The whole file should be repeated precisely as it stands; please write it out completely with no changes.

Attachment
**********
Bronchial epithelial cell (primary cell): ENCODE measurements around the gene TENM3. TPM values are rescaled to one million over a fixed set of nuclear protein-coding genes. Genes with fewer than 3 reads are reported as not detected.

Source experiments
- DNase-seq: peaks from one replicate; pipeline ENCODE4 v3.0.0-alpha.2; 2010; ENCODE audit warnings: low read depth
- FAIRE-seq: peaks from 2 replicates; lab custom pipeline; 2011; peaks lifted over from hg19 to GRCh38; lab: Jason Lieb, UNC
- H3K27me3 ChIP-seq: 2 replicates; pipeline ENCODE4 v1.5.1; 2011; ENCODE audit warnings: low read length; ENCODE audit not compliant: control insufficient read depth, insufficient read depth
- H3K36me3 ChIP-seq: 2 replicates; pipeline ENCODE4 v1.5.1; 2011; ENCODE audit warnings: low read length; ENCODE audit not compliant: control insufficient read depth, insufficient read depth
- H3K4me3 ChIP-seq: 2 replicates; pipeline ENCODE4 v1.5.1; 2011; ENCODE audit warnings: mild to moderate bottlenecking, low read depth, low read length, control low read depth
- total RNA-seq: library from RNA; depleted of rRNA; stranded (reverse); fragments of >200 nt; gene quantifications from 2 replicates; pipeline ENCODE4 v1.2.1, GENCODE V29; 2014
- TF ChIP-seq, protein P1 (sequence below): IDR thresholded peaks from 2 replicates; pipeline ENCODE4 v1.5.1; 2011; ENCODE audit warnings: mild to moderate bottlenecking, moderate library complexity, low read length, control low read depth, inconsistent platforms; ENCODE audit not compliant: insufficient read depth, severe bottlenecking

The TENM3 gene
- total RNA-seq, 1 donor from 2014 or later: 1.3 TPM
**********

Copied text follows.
Bronchial epithelial cell (primary cell): ENCODE measurements around the gene TENM3. TPM values are rescaled to one million over a fixed set of nuclear protein-coding genes. Genes with fewer than 3 reads are reported as not detected.

Source experiments
- DNase-seq: peaks from one replicate; pipeline ENCODE4 v3.0.0-alpha.2; 2010; ENCODE audit warnings: low read depth
- FAIRE-seq: peaks from 2 replicates; lab custom pipeline; 2011; peaks lifted over from hg19 to GRCh38; lab: Jason Lieb, UNC
- H3K27me3 ChIP-seq: 2 replicates; pipeline ENCODE4 v1.5.1; 2011; ENCODE audit warnings: low read length; ENCODE audit not compliant: control insufficient read depth, insufficient read depth
- H3K36me3 ChIP-seq: 2 replicates; pipeline ENCODE4 v1.5.1; 2011; ENCODE audit warnings: low read length; ENCODE audit not compliant: control insufficient read depth, insufficient read depth
- H3K4me3 ChIP-seq: 2 replicates; pipeline ENCODE4 v1.5.1; 2011; ENCODE audit warnings: mild to moderate bottlenecking, low read depth, low read length, control low read depth
- total RNA-seq: library from RNA; depleted of rRNA; stranded (reverse); fragments of >200 nt; gene quantifications from 2 replicates; pipeline ENCODE4 v1.2.1, GENCODE V29; 2014
- TF ChIP-seq, protein P1 (sequence below): IDR thresholded peaks from 2 replicates; pipeline ENCODE4 v1.5.1; 2011; ENCODE audit warnings: mild to moderate bottlenecking, moderate library complexity, low read length, control low read depth, inconsistent platforms; ENCODE audit not compliant: insufficient read depth, severe bottlenecking

The TENM3 gene
- total RNA-seq, 1 donor from 2014 or later: 1.3 TPM